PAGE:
Ob/ob mice show altered sleep regulation, with increased sleep time but also greater sleep fragmentation; leptin treatment rapidly normalizes sleep patterns far earlier than the improvement in body size. Sleep appears to be of great importance in the development of obesity, diabetes, and CVD. There are ∼4,000 sleep clinics in the U.S., but Turek would term what is needed “circadian clinics.” Sleep deprivation causes metabolic abnormalities; short sleep causes insulin resistance and, possibly, overweight (12,13) Turek predicted that coming research will show relationships of sleep abnormalities to CVD, cancer, gastrointestinal illness, attention deficit, and depression, and he showed his study of weekly reversal of the light-dark cycle increasing mortality in a CVD model (14).

Garet FitzGerald (Philadelphia, PA) further discussed the molecular clock from the point of view of its relationship to CVD (15), reviewing its highly conserved characteristics from plants to animals to man and its multiple negative feedback as well as positive feed-forward regulators. Experimental models of reduced expression of all of the clock genes do not show eliminated rhythmicity, reflecting the high degree of redundancy of the system (16). There are multiple biological networks in various tissues, with the connections between these networks often involving the clock system, regulating physiologic processes; the ability to recover from insulin-induced hypoglycemia, for example, is decreased in animals not expressing either of the circadian genes bmal1 or clock (17). There are a number of oscillating subsets of genes expressed in vasculature, including those important in vascular integrity and those related to carbohydrate and lipid metabolism and to adipocyte differentiation (which make use of the clock systems), and specific coactivaors and corepressors such as sirt1 affect clock systems (18). The relationship of metabolism to the clock system is suggested by the circadian patterns of plasma metabolites (19). Mice not expressing the clock system component gene Bmal1 have accelerated atherosclerosis in a high fat–induced atherogenesis model, and adipocyte tissue–specific Bmal1 suppression leads to obesity with standard as well as with high-fat diets, with increased food intake during the light period of normally reduced nutrient ingestion and with muscle insulin resistance but increased adipocyte glucose uptake. Circadian rhythms in blood pressure are related to the diurnal variation in myocardial infarction and stroke frequency (20), although this does not prove whether the epidemiologic finding is related to clock or is a time-dependent effect of environmental stressors. When this question was addressed in a vascular injury model, thrombus formation showed diurnal variation, which was abolished by endothelium-specific inactivating clock mutations (21). Bmal1 and clock are critical to the maintenance of circadian rhythms in blood pressure (22). FitzGerald concluded that the three major clock genes, bmal1, clock, and cry likely have distinct roles in maintaining circadian variation in blood pressure and pulse and possibly regulating catecholamine levels, with catecholamine o-methyl transferase expression under tissue-specific circadian control. Bmal1 modulates the stress response, with the hypertensive response of mice to immobilization abolished in animals not expressing bmal1 but the steroid response conserved suggesting other mediators. The system is robust and highly conserved and regulated, with core elements of the clock influencing thrombogenesis, blood pressure, and lipid and glucose metabolism, and having impact on a number of regulatory systems relevant to cardiovascular function, leading FitzGerald to speculate that communications must occur between peripheral clocks and those in the central nervous system.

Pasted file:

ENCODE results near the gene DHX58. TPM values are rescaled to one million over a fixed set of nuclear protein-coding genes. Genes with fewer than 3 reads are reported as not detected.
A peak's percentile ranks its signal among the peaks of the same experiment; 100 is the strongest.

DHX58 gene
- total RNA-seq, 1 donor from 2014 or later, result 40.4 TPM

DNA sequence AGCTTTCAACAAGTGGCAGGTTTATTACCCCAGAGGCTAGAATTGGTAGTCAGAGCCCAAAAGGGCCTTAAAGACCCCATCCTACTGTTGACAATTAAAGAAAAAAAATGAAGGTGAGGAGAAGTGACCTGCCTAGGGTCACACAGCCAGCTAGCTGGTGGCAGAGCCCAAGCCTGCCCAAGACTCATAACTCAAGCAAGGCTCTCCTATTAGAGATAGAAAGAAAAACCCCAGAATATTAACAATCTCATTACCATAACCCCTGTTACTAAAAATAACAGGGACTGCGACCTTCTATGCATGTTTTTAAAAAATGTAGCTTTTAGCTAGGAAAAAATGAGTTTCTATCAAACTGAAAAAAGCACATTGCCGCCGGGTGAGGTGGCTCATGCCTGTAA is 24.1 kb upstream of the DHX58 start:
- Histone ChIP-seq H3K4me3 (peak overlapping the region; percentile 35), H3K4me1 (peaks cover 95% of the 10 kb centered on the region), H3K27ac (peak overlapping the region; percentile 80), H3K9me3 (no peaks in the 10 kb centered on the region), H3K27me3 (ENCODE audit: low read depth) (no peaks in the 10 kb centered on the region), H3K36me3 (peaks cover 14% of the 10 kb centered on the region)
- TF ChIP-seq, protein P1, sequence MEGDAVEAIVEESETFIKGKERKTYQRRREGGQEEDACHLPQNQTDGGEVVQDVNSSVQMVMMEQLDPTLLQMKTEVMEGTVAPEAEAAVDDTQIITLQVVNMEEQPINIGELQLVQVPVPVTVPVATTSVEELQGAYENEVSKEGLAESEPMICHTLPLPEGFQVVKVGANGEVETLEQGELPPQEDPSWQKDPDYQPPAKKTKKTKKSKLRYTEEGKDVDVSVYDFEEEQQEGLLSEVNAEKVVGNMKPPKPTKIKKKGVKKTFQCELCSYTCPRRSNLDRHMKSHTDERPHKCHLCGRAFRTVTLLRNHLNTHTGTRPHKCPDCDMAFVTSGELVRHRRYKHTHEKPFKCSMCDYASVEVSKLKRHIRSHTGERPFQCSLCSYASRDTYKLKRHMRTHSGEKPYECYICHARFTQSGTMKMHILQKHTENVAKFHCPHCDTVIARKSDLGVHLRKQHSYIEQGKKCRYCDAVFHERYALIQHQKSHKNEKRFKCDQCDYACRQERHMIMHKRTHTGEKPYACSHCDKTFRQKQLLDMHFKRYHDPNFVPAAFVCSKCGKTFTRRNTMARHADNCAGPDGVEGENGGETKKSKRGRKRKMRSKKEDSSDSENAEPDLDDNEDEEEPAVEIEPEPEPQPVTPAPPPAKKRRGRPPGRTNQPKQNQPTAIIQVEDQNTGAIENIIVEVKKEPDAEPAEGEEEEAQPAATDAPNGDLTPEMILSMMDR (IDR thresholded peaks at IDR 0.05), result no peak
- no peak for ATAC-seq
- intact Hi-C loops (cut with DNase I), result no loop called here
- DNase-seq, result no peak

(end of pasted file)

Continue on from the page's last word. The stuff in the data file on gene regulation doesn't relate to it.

Adipocytes and insulin resistance